Noise barriers perform an essential function in our communities, yet few people likely realize that the origin of one of the most effective noise-reducing materials in the world, “stone wool” or “mineral wool” found its beginnings in one of nature’s loudest phenomena: volcanoes.
Approximately 150 years ago, it was observed that winds could shape molten lava into wooly tufts resembling hair. Scientists were able to replicate this process artificially, which lead to the invention of stone wool insulation. They could not have imagined at the time that their discovery would be widely used as an effective thermal and acoustic insulation.
Today, the insulation is crafted from basalt and steel slag. The artificial process mimics the natural, as the basalt and slag are melted down into lava via temperatures reaching up to 1500° Celsius. Due to its natural properties, the stone wool component is fire retardant and can withstand temperatures up to 1200° Celsius. Ours is also impervious to the elements – rain, UV, heat and cold.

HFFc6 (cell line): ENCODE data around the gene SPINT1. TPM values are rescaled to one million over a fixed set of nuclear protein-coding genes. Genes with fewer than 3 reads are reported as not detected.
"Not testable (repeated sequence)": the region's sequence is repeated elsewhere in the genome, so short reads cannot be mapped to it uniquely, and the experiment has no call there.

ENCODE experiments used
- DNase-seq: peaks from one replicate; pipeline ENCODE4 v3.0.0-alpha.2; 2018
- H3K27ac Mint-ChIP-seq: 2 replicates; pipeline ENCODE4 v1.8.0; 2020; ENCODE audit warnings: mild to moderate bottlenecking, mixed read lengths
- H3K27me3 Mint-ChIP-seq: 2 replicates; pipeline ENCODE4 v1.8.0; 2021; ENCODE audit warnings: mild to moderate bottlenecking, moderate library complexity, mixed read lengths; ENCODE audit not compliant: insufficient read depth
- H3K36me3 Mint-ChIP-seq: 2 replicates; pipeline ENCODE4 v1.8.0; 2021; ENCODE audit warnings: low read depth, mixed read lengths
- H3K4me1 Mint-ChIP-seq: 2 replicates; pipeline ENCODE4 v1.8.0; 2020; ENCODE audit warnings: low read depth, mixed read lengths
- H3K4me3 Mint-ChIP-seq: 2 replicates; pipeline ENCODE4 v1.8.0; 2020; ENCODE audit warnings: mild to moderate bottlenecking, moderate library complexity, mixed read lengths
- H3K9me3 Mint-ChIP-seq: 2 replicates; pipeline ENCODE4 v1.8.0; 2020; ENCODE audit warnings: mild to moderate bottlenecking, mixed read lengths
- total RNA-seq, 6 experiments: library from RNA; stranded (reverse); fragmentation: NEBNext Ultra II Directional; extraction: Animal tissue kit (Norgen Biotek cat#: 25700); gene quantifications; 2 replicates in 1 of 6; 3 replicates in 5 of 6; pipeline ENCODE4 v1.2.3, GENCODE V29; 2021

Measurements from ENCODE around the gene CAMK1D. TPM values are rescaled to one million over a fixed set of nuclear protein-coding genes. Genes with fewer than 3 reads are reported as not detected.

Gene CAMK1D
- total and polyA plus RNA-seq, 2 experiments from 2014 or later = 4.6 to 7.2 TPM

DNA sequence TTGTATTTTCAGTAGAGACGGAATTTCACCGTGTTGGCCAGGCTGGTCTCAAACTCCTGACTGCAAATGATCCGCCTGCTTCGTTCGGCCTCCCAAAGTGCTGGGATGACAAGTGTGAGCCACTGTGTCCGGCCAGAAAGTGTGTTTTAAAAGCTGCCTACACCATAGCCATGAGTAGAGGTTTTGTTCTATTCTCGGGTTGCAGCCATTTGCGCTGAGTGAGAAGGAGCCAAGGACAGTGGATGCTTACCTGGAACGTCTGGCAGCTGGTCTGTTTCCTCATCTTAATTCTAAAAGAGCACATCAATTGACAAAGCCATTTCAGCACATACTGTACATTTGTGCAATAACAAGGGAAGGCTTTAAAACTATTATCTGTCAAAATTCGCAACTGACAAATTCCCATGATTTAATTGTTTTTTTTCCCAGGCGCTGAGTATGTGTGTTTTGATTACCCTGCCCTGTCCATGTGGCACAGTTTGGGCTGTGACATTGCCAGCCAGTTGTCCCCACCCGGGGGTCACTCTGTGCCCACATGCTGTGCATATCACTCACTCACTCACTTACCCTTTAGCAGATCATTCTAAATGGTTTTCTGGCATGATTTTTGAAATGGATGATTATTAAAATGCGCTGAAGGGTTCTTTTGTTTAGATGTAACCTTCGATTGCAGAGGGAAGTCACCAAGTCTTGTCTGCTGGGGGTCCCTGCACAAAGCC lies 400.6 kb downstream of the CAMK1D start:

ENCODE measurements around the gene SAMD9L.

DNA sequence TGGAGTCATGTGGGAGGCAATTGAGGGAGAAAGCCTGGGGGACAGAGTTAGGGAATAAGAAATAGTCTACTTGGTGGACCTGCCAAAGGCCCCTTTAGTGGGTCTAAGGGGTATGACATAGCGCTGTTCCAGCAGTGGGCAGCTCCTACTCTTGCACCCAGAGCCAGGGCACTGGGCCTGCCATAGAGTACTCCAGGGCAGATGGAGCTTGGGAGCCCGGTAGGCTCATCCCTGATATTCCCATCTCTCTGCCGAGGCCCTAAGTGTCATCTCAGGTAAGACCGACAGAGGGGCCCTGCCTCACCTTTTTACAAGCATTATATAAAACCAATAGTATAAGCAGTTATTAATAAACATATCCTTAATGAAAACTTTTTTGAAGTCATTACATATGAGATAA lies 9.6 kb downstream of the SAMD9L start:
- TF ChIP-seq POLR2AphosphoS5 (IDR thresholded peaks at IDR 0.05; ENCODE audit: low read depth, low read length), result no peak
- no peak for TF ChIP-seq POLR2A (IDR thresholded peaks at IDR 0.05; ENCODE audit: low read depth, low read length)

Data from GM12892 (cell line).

Check out how stone wool insulation is made in the video below.
So what does this mean for you? The specially-engineered stone wool that we use in the renowned LSE Noise Barrier Systems makes our absorptive noise barriers more effective than traditional wooden or concrete reflective noise barriers in eliminating unwanted noise. i.e. It helps make the world a quieter place.
In addition to the proven acoustical performance of our LSE Noise Barrier System, it’s incredibly durable, easy to assemble, and graffiti resistant. You can even have your LSE Barrier made in any color you wish.
Have you thought about incorporating one of our LSE Absorptive Noise Barrier System into your community or next big project, but are hesitant because you live in an area affected by extreme weather? As a sound wall company that got our start in the Gulf Coast region, our sound abatement products have a long track record of withstanding even hurricanes, most notably Katrina, Rita, and Ike.
Last year, we completed a project for Lowe’s in Kill Devil Hills, North Carolina. The home improvement retail giant had proposed constructing a new branch of its chain that would span 160,000 square-feet and include over 400 parking spots. The citizens of Kill Devil Hills were worried about excessive noise, among other things, that would make the new Lowe’s a nuisance in their residential communities.